Persistence of Infarct Zone T2 Hyperintensity at 6 Months after Acute ST-Segment-Elevation Myocardial Infarction: Incidence, Pathophysiology, and Prognostic Implications

Jaclyn Carberry, David Carrick, Caroline Haig, Nadeem Ahmed, Ify Mordi, Margaret McEntegart, Mark C. Petrie, Hany Eteiba, Stuart Hood, Stuart Watkins, Mitchell Lindsay, Andrew Davie, Ahmed Mahrous, Ian Ford, Naveed Sattar, Paul Welsh, Aleksandra Radjenovic, Keith G. Oldroyd, Colin Berry

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Abstract

Background - The incidence and clinical significance of persistent T2 hyperintensity after acute ST-segment-elevation myocardial infarction (STEMI) is uncertain. Methods and Results - Patients who sustained an acute STEMI were enrolled in a cohort study (BHF MR-MI: NCT02072850). Two hundred eighty-three STEMI patients (mean age, 59±12 years; 75% male) had cardiac magnetic resonance with T2 mapping performed at 2 days and 6 months post-STEMI. Persisting T2 hyperintensity was defined as infarct T2 >2 SDs from remote T2 at 6 months. Infarct zone T2 was higher than remote zone T2 at 2 days (66.3±6.1 versus 49.7±2.1 ms; P<0.001) and 6 months (56.8±4.5 versus 49.7±2.3 ms; P<0.001). Remote zone T2 did not change over time (mean change, 0.0±2.7 ms; P=0.837), whereas infarct zone T2 decreased (-9.5±6.4 ms; P<0.001). At 6 months, T2 hyperintensity persisted in 189 (67%) patients, who were more likely to have Thrombus in Myocardial Infarction flow 0 or 1 in the culprit artery (P=0.020), incomplete ST-segment resolution (P=0.037), and higher troponin (P=0.024). Persistent T2 hyperintensity was associated with NT-proBNP (N-terminal pro-B-type natriuretic peptide) concentration (0.57 on a log scale [0.42-0.72]; P=0.004) and the likelihood of adverse left ventricular remodeling (>20% change in left ventricular end-diastolic volume; 21.91 [2.75-174.29]; P=0.004). Persistent T2 hyperintensity was associated with all-cause death and heart failure, but the result was not significant (P=0.051). ΔT2 was associated with all-cause death and heart failure (P=0.004) and major adverse cardiac events (P=0.013). Conclusions - Persistent T2 hyperintensity occurs in two thirds of STEMI patients. Persistent T2 hyperintensity was associated with the initial STEMI severity, adverse remodeling, and long-term health outcome.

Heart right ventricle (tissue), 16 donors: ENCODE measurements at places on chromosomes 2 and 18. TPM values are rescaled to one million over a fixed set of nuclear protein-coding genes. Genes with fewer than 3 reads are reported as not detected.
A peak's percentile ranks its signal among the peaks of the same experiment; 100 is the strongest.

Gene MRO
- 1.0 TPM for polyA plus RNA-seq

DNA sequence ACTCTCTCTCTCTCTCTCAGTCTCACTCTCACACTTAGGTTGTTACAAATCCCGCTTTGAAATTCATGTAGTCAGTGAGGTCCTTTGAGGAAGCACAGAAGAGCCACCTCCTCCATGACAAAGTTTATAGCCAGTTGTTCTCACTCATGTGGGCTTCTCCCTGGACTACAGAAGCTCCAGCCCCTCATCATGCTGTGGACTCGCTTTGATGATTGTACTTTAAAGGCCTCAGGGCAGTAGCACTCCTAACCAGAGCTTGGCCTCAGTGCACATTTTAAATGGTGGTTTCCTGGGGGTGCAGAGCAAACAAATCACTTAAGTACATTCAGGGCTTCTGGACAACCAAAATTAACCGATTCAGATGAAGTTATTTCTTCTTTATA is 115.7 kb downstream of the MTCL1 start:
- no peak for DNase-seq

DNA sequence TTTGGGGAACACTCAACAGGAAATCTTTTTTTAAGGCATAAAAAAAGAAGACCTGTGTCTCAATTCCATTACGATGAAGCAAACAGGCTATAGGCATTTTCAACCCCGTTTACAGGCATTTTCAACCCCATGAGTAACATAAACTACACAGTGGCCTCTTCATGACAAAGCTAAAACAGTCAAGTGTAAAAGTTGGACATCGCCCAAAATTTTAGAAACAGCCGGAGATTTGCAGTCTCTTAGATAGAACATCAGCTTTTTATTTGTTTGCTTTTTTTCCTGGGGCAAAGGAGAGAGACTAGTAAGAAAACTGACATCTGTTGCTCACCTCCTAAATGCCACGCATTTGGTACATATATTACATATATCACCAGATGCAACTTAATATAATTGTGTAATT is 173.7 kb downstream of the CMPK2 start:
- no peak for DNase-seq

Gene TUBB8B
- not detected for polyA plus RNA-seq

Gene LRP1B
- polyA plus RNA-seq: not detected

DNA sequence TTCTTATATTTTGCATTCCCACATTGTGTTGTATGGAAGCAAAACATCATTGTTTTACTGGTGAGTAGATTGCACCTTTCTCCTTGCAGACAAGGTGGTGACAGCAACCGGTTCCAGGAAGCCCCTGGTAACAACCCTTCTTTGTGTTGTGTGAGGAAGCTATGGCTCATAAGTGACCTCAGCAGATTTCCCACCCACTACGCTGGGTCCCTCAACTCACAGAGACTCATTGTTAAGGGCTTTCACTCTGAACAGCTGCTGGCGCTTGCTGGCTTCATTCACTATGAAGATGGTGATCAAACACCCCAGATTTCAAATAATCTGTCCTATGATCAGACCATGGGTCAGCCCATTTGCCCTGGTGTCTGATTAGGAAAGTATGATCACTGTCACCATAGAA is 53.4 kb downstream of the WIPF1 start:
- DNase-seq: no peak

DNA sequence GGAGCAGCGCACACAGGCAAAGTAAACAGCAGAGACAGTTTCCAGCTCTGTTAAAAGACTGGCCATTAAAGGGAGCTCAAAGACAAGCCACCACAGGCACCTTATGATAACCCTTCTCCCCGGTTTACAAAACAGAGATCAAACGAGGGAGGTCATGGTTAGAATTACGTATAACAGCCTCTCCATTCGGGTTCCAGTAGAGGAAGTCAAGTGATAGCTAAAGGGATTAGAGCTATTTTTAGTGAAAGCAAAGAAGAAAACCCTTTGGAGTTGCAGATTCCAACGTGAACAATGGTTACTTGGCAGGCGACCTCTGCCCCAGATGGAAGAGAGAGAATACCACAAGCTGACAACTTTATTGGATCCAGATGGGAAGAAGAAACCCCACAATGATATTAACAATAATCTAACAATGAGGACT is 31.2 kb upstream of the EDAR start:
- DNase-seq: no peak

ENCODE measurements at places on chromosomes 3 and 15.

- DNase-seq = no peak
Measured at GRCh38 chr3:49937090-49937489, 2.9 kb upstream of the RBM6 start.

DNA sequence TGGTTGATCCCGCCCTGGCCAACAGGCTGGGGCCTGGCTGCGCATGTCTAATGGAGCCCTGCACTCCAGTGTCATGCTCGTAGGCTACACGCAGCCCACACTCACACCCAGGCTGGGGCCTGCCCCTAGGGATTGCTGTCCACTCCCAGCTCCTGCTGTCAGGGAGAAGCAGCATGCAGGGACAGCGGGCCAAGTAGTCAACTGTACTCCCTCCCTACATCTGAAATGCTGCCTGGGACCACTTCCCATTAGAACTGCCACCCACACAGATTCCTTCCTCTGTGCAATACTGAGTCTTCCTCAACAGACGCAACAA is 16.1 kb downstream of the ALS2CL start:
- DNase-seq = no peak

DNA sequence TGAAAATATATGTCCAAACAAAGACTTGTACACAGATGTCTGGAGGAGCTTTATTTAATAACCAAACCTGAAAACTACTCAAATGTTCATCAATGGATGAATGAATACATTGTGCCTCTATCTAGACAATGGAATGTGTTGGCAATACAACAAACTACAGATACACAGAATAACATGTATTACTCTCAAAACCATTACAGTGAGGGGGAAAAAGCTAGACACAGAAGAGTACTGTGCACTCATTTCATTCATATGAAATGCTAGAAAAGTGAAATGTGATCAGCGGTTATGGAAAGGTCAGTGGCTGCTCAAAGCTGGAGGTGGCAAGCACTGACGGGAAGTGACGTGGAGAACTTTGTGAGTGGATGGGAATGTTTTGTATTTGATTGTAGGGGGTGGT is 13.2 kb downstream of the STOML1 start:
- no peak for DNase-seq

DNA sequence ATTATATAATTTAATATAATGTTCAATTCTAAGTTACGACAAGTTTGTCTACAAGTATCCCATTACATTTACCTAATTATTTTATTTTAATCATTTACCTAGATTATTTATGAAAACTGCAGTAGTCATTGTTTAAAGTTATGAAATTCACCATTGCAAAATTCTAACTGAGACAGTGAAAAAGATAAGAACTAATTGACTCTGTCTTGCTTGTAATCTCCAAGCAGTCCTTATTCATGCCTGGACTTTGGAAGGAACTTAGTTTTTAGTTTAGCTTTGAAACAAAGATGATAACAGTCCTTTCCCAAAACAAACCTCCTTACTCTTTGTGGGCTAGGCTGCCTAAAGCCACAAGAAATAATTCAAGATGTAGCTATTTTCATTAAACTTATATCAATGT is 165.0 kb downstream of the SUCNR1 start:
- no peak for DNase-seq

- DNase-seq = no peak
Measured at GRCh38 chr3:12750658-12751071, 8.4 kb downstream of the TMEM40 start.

Original languageEnglish
Article numbere006586
JournalCirculation: Cardiovascular Imaging
Volume10
Issue number12
DOIs
Publication statusPublished - 1 Dec 2017

Keywords

  • acute coronary syndrome
  • magnetic resonance imaging
  • myocardial infarction
  • myocardium
  • prognosis

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